A company or the Government possesses several means of raising finance to funds its various activities. Speaking broadly, companies usually employ two ways to raise finance – namely, stocks or debt. The former is deemed as owned capital, while the latter is borrowed, meaning it carries a repayment clause inherently.
If drilled down further, debts come in several forms as well, both secured and unsecured. Debentures belong to the unsecured category, meaning they do not require collateral. One can further classify this debt instrument into types based on unique characteristics. A redeemable debenture is one such type.
One of the most vital features of a debenture is that it has to be repaid. However, not all debentures come with a specific repayment date. Issuers of debentures, in general, can repay such debts any time before winding up entirely. But, per redeemable debenture meaning, it is not the case.
Redeemable debentures carry a specific repayment date. The issuer is bound to repay such loan by a predetermined date to the original lender or debenture holder. Due to this clause, companies can attract more investors with a redeemable debenture. That’s because investors are more assured of getting repaid.
Apart from this, a redeemable debt shares the basic features of a fixed-income instrument. That means, investors receive periodic payments in the form of interest, and such device does not follow market volatility. However, since a redeemable debenture carries a set repayment date, the interest they generate is comparatively less than standard debentures in most cases.
Over the last few years, the emergence of digital platforms has encouraged scores of individuals to invest in securities through instruments like mutual funds. It has expanded the range of options where individuals can mobilise their funds, allowing for more diverse portfolios.
People can also invest in redeemable debentures similarly. However, prior to doing so, it might be beneficial to familiarise oneself with this debt instrument. That way, individuals can make sounder decisions and optimise their financial standing.
Some of the features of redeemable debentures are –
The primary feature that distinguishes this debt instrument is repayment. In general, all such debentures come with a specified date by which the issuer must repay in full the borrowed amount.
However, how the amount is repaid can vary. An issuer can choose to release all its redeemable debentures with a single lump-sum payment. Or else, a company can opt for periodical payments or instalments during the lifetime of such loan.
Another crucial aspect of a redeemable debt is the amount at which it is redeemed. A company or issuer can redeem at par its lot of such debentures. On the other hand, it can also choose to redeem at a premium. That means paying a price that is higher than the face value of such debentures.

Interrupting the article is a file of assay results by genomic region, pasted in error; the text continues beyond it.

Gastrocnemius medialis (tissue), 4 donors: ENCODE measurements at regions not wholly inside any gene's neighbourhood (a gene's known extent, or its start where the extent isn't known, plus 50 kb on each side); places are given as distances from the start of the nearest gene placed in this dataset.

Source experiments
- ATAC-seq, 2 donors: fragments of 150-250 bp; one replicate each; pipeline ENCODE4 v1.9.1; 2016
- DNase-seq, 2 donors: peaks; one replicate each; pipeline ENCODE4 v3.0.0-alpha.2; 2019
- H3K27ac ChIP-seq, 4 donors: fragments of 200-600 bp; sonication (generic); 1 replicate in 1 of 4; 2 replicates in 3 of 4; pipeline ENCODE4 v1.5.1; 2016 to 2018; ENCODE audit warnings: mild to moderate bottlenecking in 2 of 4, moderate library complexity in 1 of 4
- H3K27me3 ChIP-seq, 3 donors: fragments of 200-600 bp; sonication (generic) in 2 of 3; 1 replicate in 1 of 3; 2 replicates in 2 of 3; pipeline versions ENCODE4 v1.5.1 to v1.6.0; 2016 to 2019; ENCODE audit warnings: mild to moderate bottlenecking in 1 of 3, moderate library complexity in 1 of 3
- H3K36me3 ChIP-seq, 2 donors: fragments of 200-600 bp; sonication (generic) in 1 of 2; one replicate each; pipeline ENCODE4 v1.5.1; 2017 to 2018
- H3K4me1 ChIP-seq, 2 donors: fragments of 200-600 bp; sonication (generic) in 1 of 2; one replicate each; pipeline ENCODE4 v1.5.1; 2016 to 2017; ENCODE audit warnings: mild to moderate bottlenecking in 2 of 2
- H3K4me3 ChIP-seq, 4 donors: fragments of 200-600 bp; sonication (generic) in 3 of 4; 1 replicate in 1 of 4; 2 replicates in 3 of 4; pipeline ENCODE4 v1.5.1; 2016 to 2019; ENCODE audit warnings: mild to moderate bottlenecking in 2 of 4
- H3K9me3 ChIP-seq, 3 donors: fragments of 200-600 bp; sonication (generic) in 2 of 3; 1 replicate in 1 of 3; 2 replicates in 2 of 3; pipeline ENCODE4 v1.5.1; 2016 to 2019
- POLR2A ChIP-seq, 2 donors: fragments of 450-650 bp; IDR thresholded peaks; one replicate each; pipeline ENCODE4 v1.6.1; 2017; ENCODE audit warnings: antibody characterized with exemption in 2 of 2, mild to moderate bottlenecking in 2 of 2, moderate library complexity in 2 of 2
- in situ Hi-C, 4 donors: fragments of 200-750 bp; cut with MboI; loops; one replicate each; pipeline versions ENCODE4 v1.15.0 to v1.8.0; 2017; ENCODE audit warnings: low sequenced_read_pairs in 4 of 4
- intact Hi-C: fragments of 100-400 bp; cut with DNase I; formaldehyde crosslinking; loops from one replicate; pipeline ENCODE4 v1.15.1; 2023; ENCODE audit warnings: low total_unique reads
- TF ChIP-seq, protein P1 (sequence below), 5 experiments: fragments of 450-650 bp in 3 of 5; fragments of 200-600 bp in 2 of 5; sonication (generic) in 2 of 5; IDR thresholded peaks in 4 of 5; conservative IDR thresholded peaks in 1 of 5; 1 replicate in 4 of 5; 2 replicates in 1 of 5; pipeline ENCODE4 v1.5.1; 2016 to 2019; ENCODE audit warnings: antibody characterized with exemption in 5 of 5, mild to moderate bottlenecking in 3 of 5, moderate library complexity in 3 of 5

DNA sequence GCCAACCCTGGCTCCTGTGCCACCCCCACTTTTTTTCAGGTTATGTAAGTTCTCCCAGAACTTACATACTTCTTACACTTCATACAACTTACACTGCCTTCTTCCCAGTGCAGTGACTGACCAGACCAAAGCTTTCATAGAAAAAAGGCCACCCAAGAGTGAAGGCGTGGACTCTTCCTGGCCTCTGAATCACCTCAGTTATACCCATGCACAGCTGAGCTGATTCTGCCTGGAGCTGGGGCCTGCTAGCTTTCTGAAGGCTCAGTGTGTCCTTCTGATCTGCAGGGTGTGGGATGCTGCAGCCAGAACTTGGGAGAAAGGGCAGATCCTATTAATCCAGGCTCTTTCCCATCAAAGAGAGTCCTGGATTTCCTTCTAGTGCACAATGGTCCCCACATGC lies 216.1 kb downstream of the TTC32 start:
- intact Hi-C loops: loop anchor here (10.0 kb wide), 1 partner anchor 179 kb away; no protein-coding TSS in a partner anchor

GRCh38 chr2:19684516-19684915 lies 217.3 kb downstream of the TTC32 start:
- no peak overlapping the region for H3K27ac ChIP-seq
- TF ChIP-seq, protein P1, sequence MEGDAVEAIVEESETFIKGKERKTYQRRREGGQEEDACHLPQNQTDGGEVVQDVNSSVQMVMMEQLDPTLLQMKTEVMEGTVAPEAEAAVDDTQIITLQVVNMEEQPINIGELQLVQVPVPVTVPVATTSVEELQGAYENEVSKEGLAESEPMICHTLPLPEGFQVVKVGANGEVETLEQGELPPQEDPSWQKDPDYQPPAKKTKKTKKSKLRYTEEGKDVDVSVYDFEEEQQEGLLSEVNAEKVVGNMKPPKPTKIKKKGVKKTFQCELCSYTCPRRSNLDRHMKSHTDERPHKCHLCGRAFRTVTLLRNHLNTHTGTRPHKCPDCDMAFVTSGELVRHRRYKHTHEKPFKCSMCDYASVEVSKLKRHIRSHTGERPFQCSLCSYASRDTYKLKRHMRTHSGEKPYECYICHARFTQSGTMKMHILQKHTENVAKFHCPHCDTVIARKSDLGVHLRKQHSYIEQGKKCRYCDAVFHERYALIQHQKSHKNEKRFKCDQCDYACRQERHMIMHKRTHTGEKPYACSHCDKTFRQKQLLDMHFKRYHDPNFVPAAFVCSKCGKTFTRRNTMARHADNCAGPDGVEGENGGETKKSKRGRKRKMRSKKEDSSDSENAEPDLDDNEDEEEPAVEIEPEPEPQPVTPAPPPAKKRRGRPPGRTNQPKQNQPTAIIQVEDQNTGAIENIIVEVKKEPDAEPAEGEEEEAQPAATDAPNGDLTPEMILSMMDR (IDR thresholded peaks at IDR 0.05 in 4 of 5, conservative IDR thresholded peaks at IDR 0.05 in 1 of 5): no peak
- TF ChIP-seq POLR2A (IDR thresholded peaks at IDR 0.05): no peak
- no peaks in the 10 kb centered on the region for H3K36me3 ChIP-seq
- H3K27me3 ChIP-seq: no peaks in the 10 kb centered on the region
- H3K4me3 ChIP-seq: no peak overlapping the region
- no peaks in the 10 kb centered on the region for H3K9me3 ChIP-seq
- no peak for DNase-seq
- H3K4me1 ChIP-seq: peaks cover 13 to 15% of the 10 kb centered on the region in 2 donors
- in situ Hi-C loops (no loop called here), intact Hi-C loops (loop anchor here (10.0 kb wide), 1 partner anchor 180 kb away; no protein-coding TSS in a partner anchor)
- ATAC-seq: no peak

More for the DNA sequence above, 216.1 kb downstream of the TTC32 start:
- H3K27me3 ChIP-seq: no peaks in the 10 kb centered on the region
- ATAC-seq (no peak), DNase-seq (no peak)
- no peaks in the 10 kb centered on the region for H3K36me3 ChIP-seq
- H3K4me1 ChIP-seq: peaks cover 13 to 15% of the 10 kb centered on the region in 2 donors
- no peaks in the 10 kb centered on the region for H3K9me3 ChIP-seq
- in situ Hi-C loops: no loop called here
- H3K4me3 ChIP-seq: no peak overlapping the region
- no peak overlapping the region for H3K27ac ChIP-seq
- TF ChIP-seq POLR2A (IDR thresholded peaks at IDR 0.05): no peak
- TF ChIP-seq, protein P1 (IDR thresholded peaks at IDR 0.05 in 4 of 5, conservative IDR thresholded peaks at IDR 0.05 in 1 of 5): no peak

Following is a redeemable debenture example for better understanding.
There are two companies, ABC and XYZ. The following table shows the hypothetical details of redeemable debentures they issued on 1st April 2020.
|Particulars||Company ABC||Company XYZ|
|Value||Rs.10 lakh||Rs.10 lakh|
|Date of repayment||1st April 2025||1st May 2025|
As per terms of issuance, Company ABC is to redeem the debt at a premium of 1%, while Company XYZ will redeem at par. Both terms dictate a lump-sum payment.
Therefore, on 1st April 2025, Company ABC pays Rs.10,10,000 in order to discharge its liability. Company XYZ, on the other hand, repays Rs.10 lakh on 1st May 2025.
When investing in such a debt instrument, it is crucial to learn of the repayment terms in detail. That way, individuals can weigh-in their options and optimise their benefits.
Investors and issuers enjoy the following benefits when it comes to this debt instrument –
By investing in redeemable debentures, entities can secure a fixed stream of income. Unlike a market-linked instrument, the issuer is legally bound to disburse a fixed amount at regular intervals to creditors.
A redeemable debenture does not track market volatility. Also, it comes with a promise of repayment by a predetermined date. Hence, it dilutes the overall risk of an aggressive portfolio.
Redeemable debentures are a convenient source of finance for companies and the Government. In fact, most government securities come with a fixed tenure, like 5 years or 10 years. It attracts investors owing to its repayment promise.
The following are a couple of the demerits of redeemable debentures –
Typically, redeemable debentures offer a lower coupon rate compared to other fixed-income instruments. Ergo, it can bring down the earning potential of a portfolio. It can also imply inflationary risk if the interest rate does not measure up to inflation.
Despite repayment promise, in the end, it boils down to the issuer’s creditworthiness. Creditors need to jump through a lot of bureaucratic hoops if the issuer is unable to make good its promise of repayment by a specified date.
The primary distinction between these two debt instruments is regarding the tenure of repayment. With irredeemable debentures, an issuer is not liable to repay within any specific date. That’s why it is also known as a perpetual debenture. Issuers can repay such debt after a long period or when it is being liquidated. That is not the case with redeemable debentures.
Understanding these basics can help individuals to chalk out their investment planning more efficiently. They can then create a portfolio that is more in line with their investment objectives.